Jana Blankenship, a Gardiner resident since 2014, recently published her second book, titled “Seasonal Family Almanac: Recipes, Rituals, and Crafts to Embrace the Magic of the Year.” The book, co-authored with Emma Frisch, is a hands-on resource for families to strengthen their connection with nature through recipes for cooking, wellness, personal care, and crafts suitable for each season. Blankenship is well-versed on this topic. Her first book, “Wild Beauty: Wisdom & Recipes for Natural Self-Care,” was published in 2019. Her business, Captain Blankenship, began in 2009, but her love for blending beauty products was discovered much earlier.
“I was always that kid outside making potions,” said Blankenship. “My mom was a fashion designer; growing up she saw my passion for alchemy and let me mix all her perfumes together. In the early 80s perfumes were so different than they are now, they were entirely synthetic, but so much more alluring.” Blankenship developed a sensitivity to the perfumes’ synthetic ingredients, but she still loved the scents of the natural world. Twenty years later she was living in Berkeley, California, and she noticed, “the hills there smelled like jasmine and citrus. I ended up going into a friend’s store and discovered this sterling silver compact of solid perfume and it smelled just like jasmine and blood orange, and grapefruit.” It was the first perfume she had experienced that didn’t make her feel sick. She found out the perfume maker, Mandy Aftel, lived nearby and Blankenship began studying with Aftel. Captain Blankenship started in her Berkeley kitchen in 2009. Her first products were essential oil-based perfumes, but the company grew to include skin care, hair care, and body care. Blankenship explained “my passion is really plant-based formulas and education around plant-based ingredients.”
The growth of clean beauty has exploded in the past five years, but back in 2009 there were few options. “You could find some products in a natural grocery store,” explained Blankenship, “but the scents were pretty simple and one-noted like lavender or vanilla. It was all about timing, there were so few options back then.” Eventually the market became saturated as the big skin-care companies entered the clean beauty market. Haircare products such as dry shampoo, sea salt hairspray, and hair and scalp serums were the first products Blankenship formulated back in 2009-2010 and the company is again focusing on hair care which still has room for innovation.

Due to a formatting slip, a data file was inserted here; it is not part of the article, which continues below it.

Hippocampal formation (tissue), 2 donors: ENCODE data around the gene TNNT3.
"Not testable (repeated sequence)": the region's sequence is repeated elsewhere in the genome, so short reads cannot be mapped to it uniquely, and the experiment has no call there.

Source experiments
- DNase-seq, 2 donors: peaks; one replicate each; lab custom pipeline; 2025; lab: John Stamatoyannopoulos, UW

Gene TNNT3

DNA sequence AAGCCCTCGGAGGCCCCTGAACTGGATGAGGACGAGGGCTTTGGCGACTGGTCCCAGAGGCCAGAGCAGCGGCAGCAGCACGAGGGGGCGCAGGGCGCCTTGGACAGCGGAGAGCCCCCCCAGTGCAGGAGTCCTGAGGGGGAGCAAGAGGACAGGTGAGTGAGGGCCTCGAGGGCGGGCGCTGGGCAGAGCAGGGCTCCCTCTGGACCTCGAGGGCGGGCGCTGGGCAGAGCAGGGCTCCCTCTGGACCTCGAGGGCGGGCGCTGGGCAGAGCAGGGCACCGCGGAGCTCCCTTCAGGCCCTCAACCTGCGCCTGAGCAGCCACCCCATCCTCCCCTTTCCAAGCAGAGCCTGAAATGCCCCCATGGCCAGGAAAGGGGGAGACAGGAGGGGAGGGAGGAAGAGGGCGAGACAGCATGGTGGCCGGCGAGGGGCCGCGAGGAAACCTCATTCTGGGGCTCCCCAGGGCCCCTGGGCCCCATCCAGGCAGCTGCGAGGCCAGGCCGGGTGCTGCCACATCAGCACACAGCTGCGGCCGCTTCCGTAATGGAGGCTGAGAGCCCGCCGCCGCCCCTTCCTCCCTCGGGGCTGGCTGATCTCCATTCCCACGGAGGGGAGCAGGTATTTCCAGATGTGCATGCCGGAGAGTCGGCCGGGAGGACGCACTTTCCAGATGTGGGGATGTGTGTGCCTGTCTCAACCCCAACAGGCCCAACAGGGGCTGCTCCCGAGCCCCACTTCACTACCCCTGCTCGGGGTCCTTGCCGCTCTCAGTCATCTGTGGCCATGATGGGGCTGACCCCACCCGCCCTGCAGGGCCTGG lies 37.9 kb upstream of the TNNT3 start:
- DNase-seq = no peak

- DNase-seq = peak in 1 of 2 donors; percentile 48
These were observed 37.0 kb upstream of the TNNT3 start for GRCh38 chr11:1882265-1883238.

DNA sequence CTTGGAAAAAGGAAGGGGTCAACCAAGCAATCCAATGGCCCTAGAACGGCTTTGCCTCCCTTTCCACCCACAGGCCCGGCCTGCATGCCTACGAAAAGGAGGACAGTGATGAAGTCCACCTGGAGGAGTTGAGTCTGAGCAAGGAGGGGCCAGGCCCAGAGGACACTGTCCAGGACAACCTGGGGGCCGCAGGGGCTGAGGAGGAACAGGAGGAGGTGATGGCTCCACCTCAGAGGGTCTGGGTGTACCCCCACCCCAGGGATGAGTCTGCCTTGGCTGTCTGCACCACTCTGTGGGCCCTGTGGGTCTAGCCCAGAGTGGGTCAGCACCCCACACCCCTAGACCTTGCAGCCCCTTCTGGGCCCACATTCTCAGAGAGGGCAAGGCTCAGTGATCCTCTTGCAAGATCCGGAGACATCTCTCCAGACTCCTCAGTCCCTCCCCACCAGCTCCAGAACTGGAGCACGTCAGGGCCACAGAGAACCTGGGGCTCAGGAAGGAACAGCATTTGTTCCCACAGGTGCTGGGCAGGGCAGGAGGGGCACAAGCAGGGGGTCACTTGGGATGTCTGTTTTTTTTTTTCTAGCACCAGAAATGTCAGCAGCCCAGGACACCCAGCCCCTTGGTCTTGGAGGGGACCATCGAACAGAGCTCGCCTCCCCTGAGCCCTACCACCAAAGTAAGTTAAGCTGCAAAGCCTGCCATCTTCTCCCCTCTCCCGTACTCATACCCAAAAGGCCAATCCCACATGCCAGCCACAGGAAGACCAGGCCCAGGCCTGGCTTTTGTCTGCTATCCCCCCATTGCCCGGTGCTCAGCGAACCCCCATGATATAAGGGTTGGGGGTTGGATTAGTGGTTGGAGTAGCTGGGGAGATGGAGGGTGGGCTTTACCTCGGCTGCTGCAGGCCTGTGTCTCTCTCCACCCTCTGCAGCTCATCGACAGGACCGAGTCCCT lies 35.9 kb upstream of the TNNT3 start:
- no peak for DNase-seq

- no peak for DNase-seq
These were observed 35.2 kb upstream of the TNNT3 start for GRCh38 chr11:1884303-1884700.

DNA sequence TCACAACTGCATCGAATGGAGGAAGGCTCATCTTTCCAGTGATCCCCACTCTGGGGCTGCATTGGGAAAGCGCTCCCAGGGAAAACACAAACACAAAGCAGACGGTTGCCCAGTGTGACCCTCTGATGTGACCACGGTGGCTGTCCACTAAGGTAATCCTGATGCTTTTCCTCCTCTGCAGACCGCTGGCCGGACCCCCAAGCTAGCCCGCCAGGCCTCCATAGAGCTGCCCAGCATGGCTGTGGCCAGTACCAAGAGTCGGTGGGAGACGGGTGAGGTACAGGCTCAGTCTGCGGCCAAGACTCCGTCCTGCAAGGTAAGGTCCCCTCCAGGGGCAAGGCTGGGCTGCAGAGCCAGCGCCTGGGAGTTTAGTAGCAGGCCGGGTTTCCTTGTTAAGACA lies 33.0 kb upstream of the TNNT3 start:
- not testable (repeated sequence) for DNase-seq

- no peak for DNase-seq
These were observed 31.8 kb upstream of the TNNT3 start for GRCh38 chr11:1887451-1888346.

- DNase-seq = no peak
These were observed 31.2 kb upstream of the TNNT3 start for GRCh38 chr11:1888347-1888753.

Blankenship met Emma Frisch four years ago when they were introduced by a mutual friend after they both had their second child. Blankenship said “it quickly became clear there was so much synergy between us. When we met, we were both independently pitching new book ideas to the same publisher, so we kind of compared what we were doing, and it turned out we had very similar ideas. Both proposals were about plant education and culinary recipes involving kids.” They decided to pair up and work together. The book has culinary recipes written by Frisch, and herbal and personal-care recipes contributed by Blankenship. They both worked on beverages and included nature-based crafts and activities for the whole family. The recipes and activities spread through the year, from early spring through late winter. There is also an element of wild harvesting and foraging for ingredients. The authors want this to be available to everyone no matter where they live, in a city or the country.
In addition to the recipes and activities written by Blankenship and Frisch,18 different women wrote pieces on various topics, ranging from Juneteenth to natural dental care. Andrea Draznowsky, owner of Gatehouse Greens in New Paltz, included a submission on microgreens. Both Ritualist and Inquiring Minds in New Paltz are selling this book and it is available for purchase online at Amazon and many independent book sellers.